[show abstract][hide abstract] ABSTRACT: Canadian electrophysiology (EP) fellowship programs have evolved in an ad hoc fashion over 30 years. This evolution has occurred in many fields in medicine and is natural when innovators and pioneers attract research fellows who help change the status quo from predominantly research to a predominantly clinical application and focus. Fellows not only push their supervisors and their centres into new areas of inquiry but also function at the most advanced level to encourage and teach junior trainees and to provide examples of excellence to residents, medical students, and other health professionals. Funding for fellows has never been provided in the traditional way through the Ministry of Health or the Ministry of Advanced Education. Each Canadian centre has over the years found novel ways to fund fellowship programs, and many centres have used value-adds from procurement programs. These sources of funding are eroding as provincial government agencies are beginning to assume procurement responsibilities and local flexibility to fund fellowships is lost. In particular, provincial government agencies feel that valuable financial resources should be restricted to Canadian trainees only, despite the international consensus that fellowship is an essential time for advanced trainees to travel abroad to acquire a broad a range of experience, learn new techniques and approaches, make lifelong research connections, and hopefully return home with these skills and expertise. This article summarizes the long history of EP fellowship training in Canada, as well as EP fellowship experiences at home and abroad by Canadian electrophysiologists, in an attempt to contextualize these new realities.
The Canadian journal of cardiology 11/2013; 29(11):1527-30. · 3.12 Impact Factor
[show abstract][hide abstract] ABSTRACT: Background and purpose
Measurement of QT intervals during atrial flutter (AFL) is relevant to monitor the safety of drug delivery. Our aim is to compare QT and QTc intervals in AFL patients before and after catheter ablation in order to validate QT measurement during AFL.
25 patients suffering from AFL underwent catheter ablation; 9 were in sinus rhythm and 16 were in AFL at the time of the procedure. Holter ECGs were continuously recorded before, during and after the procedure. In AFL signals, flutter waves were subtracted using a previously-validated deconvolution-based method. Fridericia's QTc was computed before and after ablation after hysteresis reduction.
Comparing QTc values obtained before and after ablation showed that (1) the intervention did not significantly affect QTc, and (2) the QTc during AFL was concordant with the QTc value in sinus rhythm.
QTc can be reliably measured in patients with AFL using flutter wave subtraction and hysteresis reduction.
[show abstract][hide abstract] ABSTRACT: BACKGROUND: Implantable cardioverter defibrillator (ICD) leads are subject to technical failures and the impact of the resulting public advisories on patient welfare is unclear. The psychological status of patients who received an advisory for their Medtronic Fidelis ICD lead (Medtronic Inc., Minneapolis, MN, USA) and followed either by self-surveillance for alarm or home monitoring with CareLink was evaluated prospectively and compared to patients with ICDs not under advisory. METHODS: One hundred sixty consecutive consenting patients (90 alarms, 24 Carelinks, 46 controls) were recruited within 1.5 years of advisory notification. Advisory patients were seen immediately before being told that the automatic lead surveillance utilized since the advisory had been inadequate in warning of impending fracture, as well as 1 and 6 months after programming was optimized. Depression, anxiety, quality of life (QoL), and ICD-related concerns were assessed. RESULTS: Symptoms of depression and state anxiety were experienced by 31% and 48% of patients, respectively. QoL was impaired on all subscales. No significant group differences in distress and ICD-related concerns emerged at baseline or at follow-up. At baseline, alarm patients reported greater limitations because of body pain compared to controls (P < 0.05). All patients showed a significant reduction in body pain-related QoL at the final versus first two evaluations (P < 0.001). Advisory patients were significantly less satisfied with surveillance at follow-up than at baseline (P < 0.05). CONCLUSIONS: There was limited evidence for worse psychosocial functioning in those at risk for ICD lead fracture, irrespective of surveillance method. However, many control and advisory patients experienced chronic distress for which counseling may prove beneficial.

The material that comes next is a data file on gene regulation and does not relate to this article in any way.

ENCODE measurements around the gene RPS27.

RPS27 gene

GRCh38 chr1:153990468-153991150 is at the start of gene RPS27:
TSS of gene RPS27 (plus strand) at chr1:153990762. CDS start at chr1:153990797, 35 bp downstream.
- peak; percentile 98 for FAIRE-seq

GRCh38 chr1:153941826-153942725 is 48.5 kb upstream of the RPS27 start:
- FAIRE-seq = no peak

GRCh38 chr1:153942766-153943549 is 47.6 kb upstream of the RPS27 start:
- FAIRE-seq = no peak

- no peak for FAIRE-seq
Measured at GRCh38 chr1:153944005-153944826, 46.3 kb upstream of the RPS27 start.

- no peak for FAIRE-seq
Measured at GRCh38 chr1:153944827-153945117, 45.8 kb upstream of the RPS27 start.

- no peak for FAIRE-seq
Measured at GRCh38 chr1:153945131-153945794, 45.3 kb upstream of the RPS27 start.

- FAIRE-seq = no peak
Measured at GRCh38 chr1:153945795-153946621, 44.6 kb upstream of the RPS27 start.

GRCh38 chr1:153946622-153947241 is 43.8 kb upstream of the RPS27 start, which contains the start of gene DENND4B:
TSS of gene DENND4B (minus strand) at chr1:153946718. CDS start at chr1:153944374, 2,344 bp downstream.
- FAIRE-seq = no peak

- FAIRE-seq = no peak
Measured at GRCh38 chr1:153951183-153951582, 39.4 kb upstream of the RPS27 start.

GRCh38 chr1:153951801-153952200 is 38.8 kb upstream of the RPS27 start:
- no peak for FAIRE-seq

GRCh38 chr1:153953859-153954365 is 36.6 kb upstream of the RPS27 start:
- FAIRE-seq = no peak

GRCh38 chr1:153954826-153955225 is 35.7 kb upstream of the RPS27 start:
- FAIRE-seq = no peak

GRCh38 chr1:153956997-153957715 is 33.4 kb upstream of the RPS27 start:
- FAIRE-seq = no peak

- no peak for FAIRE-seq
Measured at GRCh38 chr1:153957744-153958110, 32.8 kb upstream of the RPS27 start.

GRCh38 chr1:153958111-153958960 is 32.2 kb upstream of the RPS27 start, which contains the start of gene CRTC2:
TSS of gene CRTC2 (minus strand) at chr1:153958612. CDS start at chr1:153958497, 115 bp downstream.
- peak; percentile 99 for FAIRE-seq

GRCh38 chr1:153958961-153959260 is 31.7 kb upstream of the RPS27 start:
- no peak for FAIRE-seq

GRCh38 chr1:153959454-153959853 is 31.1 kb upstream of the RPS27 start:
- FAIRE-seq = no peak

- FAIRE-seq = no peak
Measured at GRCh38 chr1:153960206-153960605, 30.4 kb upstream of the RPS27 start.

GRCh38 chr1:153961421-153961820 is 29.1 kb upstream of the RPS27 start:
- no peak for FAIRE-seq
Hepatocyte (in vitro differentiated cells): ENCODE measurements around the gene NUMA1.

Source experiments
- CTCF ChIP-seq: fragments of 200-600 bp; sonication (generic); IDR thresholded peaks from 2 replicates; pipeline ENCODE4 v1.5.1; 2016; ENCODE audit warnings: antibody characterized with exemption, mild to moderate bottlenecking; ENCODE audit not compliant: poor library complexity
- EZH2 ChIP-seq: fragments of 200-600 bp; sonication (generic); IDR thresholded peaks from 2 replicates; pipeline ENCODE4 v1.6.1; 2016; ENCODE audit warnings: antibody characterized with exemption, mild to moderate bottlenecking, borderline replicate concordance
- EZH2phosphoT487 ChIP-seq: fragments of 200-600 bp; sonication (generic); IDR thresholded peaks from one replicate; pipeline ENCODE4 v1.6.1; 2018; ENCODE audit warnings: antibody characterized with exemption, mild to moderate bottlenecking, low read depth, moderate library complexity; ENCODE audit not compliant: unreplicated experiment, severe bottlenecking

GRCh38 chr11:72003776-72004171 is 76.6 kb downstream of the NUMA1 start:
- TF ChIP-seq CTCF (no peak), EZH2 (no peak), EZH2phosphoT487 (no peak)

Pacing and Clinical Electrophysiology 11/2012; · 1.75 Impact Factor
[show abstract][hide abstract] ABSTRACT: AIMS: To quantify the sensitivity of QT heart-rate correction methods for detecting drug-induced QTc changes in thorough QT studies. METHODS: Twenty-four-hour Holter ECGs were analyzed in 66 normal subjects during placebo and moxifloxacin delivery (single oral dose). QT and RR time series were extracted. Three QTc computation methods were used: (1) Fridericia's formula, (2) Fridericia's formula with hysteresis reduction, and (3) a subject-specific approach with transfer function-based hysteresis reduction and three-parameter non-linear fitting of the QT-RR relation. QTc distributions after placebo and moxifloxacin delivery were compared in sliding time windows using receiver operating characteristic (ROC) curves. The area under the ROC curve (AUC) served as a measure to quantify the ability of each method to detect moxifloxacin-induced QTc prolongation. RESULTS: Moxifloxacin prolonged the QTc by 10.6±6.6ms at peak effect. The AUC was significantly larger after hysteresis reduction (0.87±0.13 vs. 0.82±0.12, p<0.01) at peak effect, indicating a better discriminating capability. Subject-specific correction further increased the AUC to 0.91±0.11 (p<0.01 vs. Fridericia with hysteresis reduction). The performance of the subject-specific approach was the consequence of a substantially lower intra-subject QTc standard deviation (5.7±1.1ms vs. 8.8±1.2ms for Fridericia). CONCLUSION: The ROC curve provides a tool for quantitative comparison of QT heart rate correction methods in the context of detecting drug-induced QTc prolongation. Results support a broader use of subject-specific QT correction.